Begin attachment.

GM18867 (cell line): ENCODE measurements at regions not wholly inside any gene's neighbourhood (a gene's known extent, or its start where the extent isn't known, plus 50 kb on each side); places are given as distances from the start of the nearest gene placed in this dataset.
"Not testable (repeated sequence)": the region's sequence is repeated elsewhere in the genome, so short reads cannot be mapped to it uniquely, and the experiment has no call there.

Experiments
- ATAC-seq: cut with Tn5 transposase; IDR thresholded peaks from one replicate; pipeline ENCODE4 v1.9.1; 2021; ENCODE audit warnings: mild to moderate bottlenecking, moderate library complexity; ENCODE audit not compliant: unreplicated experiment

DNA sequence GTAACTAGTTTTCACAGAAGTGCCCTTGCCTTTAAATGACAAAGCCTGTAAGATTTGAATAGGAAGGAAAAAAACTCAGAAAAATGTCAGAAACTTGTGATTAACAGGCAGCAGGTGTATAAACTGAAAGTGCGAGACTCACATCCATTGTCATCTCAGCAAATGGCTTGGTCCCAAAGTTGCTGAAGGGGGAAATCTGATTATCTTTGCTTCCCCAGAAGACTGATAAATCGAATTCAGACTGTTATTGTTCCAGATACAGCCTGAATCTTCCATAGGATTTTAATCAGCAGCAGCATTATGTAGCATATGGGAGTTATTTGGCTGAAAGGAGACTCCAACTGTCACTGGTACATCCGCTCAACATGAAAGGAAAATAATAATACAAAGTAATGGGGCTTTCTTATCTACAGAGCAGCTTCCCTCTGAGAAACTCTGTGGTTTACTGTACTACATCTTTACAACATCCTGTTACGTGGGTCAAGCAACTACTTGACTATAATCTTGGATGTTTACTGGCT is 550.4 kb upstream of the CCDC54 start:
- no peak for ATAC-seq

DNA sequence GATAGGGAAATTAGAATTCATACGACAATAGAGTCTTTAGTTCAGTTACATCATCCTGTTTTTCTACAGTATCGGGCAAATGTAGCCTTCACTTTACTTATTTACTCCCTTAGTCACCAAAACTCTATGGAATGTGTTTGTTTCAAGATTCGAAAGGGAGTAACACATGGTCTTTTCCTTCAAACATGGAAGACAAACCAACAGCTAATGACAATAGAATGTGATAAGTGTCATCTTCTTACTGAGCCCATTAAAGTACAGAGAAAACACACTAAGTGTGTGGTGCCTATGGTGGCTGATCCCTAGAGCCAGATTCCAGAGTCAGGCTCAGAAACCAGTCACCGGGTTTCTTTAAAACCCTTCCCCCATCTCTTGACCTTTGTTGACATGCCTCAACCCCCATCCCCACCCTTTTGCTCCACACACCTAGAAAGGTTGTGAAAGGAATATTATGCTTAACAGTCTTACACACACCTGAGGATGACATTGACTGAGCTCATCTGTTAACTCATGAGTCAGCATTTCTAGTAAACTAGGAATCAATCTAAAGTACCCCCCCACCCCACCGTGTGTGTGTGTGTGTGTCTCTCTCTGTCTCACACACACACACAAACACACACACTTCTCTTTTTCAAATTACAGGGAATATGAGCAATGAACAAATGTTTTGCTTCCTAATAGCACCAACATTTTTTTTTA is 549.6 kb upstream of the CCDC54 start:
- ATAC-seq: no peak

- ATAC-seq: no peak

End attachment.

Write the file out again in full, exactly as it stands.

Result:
GM18867 (cell line): ENCODE measurements at regions not wholly inside any gene's neighbourhood (a gene's known extent, or its start where the extent isn't known, plus 50 kb on each side); places are given as distances from the start of the nearest gene placed in this dataset.
"Not testable (repeated sequence)": the region's sequence is repeated elsewhere in the genome, so short reads cannot be mapped to it uniquely, and the experiment has no call there.

Experiments
- ATAC-seq: cut with Tn5 transposase; IDR thresholded peaks from one replicate; pipeline ENCODE4 v1.9.1; 2021; ENCODE audit warnings: mild to moderate bottlenecking, moderate library complexity; ENCODE audit not compliant: unreplicated experiment

DNA sequence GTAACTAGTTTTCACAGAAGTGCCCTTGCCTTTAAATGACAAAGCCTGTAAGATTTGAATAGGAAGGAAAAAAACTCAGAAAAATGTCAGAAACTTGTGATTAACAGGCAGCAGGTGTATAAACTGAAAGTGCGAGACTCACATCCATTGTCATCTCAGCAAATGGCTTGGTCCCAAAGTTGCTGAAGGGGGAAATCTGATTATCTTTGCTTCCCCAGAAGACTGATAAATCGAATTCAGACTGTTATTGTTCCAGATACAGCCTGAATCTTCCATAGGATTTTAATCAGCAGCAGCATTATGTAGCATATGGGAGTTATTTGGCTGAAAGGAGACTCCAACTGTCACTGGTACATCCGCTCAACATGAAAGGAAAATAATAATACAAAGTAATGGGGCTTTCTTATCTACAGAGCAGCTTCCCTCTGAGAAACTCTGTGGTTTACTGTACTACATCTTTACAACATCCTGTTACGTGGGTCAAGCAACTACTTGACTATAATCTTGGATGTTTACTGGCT is 550.4 kb upstream of the CCDC54 start:
- no peak for ATAC-seq

DNA sequence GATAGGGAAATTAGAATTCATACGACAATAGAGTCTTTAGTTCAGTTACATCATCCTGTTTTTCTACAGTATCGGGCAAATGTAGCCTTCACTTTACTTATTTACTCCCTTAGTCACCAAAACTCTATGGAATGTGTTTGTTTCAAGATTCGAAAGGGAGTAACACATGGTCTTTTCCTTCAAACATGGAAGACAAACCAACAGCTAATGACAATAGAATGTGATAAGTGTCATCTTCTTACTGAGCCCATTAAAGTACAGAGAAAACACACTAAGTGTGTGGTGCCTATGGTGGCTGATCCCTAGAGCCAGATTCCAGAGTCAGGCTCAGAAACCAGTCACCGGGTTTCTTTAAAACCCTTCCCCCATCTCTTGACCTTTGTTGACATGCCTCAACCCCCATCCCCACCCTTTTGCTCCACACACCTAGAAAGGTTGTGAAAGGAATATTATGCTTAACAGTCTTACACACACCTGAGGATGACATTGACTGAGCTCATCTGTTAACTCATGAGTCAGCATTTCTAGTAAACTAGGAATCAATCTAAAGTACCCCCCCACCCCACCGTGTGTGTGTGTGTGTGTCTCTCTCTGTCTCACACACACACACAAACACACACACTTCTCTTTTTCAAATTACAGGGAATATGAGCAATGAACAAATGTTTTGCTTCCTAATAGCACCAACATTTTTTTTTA is 549.6 kb upstream of the CCDC54 start:
- ATAC-seq: no peak

- ATAC-seq: no peak